the chase of the animal is a service of real difficulty and dan-
ger. They are obliged to seek it in the recesses of its own
haunts, and to come to close quarters with it. The spear is
necessarily the principal weapon employed, as the arrow, even
though poisoned, does not kill at once, and the gorilla is only
incited by the pain of a wound to attack the man who inflicted
it. Their fear of the animal is also increased by the supersti-
tion that a man is sometimes transformed into a gorilla, and
becomes thereby a sort of sylvan demon, who cannot be
killed at all events, by a black man and who is possessed
with a thirst for killing every human being that he meets.

Mr. Reade, the traveler referred to above, visited, among
other tribes, the Fans, who live just above the equator, on
the Gamboon River. They are coffee-colored, and in other
respects not to be classed with negroes. They are fierce
and cruel in battle, yet in private life said to be polite and
hospitable a race of cannibal gentlemen ; for cannibalism is
their chief characteristic.

Mr. Reade questioned an old and very polite Fan on the
subject. His answers were plain enough. Of course they
all ate men. He ate men himself, and they were very good.
They mostly ate prisoners of war, but some ate executed wiz-
ards a food which he was rather afraid to eat, as it might not
agree with him.

This Fan, supposed of course, that white men were canni-


bals, and asked Mr. Reade wiry they took tlie trouble to send
to Africa for negroes when they had a plenty of white men.
to eat at home. Mr. Reade, having an eye to the future;,
discreetly replied that they were obliged to do so, because tho
flesh of white men was deadly poison. This answer wasi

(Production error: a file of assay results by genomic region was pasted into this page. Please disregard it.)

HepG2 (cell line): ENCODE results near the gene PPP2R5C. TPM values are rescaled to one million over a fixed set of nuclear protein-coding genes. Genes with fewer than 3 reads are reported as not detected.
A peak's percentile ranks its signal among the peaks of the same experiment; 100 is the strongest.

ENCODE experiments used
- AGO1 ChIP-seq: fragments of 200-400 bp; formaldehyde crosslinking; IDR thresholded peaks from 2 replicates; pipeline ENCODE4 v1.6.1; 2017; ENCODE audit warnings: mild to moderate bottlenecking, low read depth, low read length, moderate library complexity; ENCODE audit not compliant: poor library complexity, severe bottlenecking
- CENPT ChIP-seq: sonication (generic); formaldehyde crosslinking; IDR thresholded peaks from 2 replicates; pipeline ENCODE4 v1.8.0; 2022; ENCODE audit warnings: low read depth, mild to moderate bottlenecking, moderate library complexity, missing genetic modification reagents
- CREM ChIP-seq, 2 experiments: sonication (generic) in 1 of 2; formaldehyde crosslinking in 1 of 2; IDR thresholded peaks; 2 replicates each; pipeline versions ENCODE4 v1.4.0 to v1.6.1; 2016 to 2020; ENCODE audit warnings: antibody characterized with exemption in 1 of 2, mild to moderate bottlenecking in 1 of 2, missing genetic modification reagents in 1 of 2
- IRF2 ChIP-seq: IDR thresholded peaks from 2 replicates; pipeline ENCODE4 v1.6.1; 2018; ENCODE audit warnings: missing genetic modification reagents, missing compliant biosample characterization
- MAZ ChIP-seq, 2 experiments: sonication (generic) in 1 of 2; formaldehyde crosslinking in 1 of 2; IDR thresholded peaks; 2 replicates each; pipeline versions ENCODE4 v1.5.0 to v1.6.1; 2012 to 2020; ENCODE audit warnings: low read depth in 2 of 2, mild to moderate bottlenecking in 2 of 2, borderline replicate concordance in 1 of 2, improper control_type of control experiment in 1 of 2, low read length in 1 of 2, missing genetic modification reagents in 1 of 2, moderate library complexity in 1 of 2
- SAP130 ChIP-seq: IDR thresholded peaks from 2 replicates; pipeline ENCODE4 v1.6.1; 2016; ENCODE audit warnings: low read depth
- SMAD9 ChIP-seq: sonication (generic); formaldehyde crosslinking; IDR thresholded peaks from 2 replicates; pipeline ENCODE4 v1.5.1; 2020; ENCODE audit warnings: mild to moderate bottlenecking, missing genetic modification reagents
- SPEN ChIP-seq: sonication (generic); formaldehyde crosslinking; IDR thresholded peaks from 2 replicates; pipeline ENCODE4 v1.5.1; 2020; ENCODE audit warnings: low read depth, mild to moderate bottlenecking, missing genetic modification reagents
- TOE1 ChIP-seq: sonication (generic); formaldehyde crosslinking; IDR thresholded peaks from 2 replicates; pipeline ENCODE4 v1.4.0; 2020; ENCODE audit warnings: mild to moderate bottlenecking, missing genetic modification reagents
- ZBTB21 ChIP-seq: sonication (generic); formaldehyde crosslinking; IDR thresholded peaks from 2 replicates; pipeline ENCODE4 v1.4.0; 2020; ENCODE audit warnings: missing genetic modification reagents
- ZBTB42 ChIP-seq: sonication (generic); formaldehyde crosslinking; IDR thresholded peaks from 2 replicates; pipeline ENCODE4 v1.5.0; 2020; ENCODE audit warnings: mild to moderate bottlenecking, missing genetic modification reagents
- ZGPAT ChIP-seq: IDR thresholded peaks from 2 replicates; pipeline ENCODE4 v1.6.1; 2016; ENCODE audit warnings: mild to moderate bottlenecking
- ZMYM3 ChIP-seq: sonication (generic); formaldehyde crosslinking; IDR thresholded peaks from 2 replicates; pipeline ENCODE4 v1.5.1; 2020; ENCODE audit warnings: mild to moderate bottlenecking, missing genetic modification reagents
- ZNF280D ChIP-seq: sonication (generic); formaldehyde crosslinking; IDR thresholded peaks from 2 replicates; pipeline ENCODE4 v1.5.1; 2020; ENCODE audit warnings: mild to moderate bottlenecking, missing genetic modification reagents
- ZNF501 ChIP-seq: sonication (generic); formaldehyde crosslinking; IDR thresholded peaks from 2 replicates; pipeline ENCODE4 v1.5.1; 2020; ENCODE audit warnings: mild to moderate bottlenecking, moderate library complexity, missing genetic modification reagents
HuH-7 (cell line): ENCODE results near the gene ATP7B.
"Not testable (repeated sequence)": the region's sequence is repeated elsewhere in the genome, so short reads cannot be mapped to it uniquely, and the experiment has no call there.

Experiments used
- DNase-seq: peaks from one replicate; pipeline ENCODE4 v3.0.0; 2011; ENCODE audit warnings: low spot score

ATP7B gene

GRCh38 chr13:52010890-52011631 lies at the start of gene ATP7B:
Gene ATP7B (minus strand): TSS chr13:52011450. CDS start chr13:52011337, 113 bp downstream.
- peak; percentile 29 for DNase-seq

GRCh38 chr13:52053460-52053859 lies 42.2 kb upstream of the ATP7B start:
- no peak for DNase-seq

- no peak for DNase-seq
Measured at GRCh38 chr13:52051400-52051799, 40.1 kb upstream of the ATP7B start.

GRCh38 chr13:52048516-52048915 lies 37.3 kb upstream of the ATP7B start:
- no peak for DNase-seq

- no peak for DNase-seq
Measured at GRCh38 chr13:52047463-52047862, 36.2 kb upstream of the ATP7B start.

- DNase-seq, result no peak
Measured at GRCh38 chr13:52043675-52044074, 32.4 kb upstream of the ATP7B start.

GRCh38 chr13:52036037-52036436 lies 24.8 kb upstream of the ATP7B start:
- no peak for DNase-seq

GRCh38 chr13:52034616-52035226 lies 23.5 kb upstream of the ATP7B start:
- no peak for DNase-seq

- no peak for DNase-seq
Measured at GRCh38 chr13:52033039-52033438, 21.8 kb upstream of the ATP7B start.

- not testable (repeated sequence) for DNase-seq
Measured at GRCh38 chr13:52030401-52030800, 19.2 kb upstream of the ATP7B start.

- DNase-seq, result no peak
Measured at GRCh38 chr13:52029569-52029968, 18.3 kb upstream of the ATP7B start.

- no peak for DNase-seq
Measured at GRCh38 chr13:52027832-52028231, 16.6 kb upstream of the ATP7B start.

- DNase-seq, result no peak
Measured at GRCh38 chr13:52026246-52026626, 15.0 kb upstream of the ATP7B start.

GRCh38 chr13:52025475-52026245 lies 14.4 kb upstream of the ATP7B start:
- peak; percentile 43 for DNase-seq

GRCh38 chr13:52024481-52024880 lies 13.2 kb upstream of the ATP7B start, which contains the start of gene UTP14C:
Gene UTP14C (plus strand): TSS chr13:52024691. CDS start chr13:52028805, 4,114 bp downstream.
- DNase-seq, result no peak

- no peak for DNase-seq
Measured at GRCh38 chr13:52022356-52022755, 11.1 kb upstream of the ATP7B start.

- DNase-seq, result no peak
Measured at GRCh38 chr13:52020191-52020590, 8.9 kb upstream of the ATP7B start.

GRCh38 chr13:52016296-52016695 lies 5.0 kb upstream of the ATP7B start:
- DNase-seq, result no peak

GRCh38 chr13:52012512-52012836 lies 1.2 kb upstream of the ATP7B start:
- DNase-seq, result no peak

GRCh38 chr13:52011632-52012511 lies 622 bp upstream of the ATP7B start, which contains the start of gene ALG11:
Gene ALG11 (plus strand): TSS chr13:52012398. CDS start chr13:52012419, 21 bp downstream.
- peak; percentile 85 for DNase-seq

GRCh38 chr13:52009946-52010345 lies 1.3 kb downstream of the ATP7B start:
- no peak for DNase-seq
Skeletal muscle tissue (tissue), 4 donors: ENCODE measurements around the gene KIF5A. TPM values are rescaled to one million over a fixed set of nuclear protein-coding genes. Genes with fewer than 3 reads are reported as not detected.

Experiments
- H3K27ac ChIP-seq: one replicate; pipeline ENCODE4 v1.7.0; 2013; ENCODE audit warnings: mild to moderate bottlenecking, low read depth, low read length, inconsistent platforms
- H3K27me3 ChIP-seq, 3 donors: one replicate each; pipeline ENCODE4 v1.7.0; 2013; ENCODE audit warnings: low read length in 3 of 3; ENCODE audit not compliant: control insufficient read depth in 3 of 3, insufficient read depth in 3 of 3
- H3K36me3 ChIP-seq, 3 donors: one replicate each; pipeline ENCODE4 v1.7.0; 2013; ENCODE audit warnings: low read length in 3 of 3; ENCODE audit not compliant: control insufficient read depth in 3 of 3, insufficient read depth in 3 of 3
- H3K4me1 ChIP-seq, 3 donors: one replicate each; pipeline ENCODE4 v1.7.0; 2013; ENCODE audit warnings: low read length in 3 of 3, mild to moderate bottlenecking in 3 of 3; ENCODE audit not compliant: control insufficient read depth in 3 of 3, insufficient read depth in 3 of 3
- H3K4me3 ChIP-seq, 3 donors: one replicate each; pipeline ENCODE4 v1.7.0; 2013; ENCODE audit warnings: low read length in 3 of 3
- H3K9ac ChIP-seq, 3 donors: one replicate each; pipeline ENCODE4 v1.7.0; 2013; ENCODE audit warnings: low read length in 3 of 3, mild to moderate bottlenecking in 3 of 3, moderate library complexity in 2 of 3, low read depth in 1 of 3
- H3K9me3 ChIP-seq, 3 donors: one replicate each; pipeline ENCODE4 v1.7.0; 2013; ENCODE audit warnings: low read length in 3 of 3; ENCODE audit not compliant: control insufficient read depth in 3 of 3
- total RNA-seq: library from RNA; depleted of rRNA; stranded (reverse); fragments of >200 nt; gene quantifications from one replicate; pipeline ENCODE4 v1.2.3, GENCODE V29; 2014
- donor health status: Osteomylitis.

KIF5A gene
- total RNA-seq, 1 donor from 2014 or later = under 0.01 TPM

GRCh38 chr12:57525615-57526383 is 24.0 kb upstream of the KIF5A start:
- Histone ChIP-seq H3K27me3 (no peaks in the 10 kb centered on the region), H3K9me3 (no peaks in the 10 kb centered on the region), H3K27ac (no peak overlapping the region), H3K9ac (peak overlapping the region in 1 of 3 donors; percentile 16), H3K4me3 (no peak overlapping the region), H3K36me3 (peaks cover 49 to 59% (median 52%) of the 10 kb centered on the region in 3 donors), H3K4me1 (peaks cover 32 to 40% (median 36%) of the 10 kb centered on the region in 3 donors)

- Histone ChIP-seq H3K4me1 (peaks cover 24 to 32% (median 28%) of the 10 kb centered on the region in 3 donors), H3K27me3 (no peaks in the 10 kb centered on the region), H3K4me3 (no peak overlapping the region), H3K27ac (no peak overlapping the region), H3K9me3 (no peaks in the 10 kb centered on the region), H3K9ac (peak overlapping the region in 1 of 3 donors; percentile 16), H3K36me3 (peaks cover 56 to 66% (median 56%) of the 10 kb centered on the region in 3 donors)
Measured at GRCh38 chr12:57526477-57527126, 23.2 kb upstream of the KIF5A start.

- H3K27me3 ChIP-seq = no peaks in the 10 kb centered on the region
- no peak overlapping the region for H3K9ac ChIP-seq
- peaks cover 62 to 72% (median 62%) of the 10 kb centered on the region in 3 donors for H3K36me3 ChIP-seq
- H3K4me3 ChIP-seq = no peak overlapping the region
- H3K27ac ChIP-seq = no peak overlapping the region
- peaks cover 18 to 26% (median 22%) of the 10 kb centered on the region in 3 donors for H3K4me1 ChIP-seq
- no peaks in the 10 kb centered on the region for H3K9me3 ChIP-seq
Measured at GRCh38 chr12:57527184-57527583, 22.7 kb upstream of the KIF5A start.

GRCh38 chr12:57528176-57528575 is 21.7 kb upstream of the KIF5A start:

satisfactory to the Fan. Mr. Reade, however, when traveling
in the company of cannibals thought it good policy not to
let them ever get very hungry

The Fans are very superstitious,and, as far as they wor-
ship anything, are idolaters. Like many other African tribes,
they have a custom of celebrating by some kind of religious
ceremony, the first appearance of the new moon. Mr. Reade
graphically describes the proceedings on such an occasion :

" The full moon began to rise. When she was high in the
heavens, I had the fortune to witness a religious dance in her
honor. There were two musicians, one of whom had an
instrument called handja, constructed on the principle of an
liarmonicon ; a piece of hard wood being beaten with sticks,
and the notes issuing from calabashes of different sizes fast-
ened below. The other instrument was a drum, which stood
upon a pedestal, its skin made from an elephant's ear. The
dull thud of this drum, beaten with the hands, and the harsh
rattle of the handja, summoned the dancers.

They came singing in procession from the forest. The
dance was uncouth ; their song a solemn tuneless chant ; they
revolved in a circle, clasping their hands as we do in prayer,
with their eyes fixed always on the moon, and sometimes
their arms flung wildly towards her.

The youth who played the drum assumed a glorious atti-
tude. As I looked upon him his head thrown back, his
eyes upturned, his fantastic head-dress, his naked, finely-
moulded form I saw beauty in the savage for the first time.

The measure changed, and two women, covered with green
leaves and the skins of wild beasts, danced in the midst,
where they executed a pas-de-deux which would have made a
premiere danseuse despair. They accompanied their intri-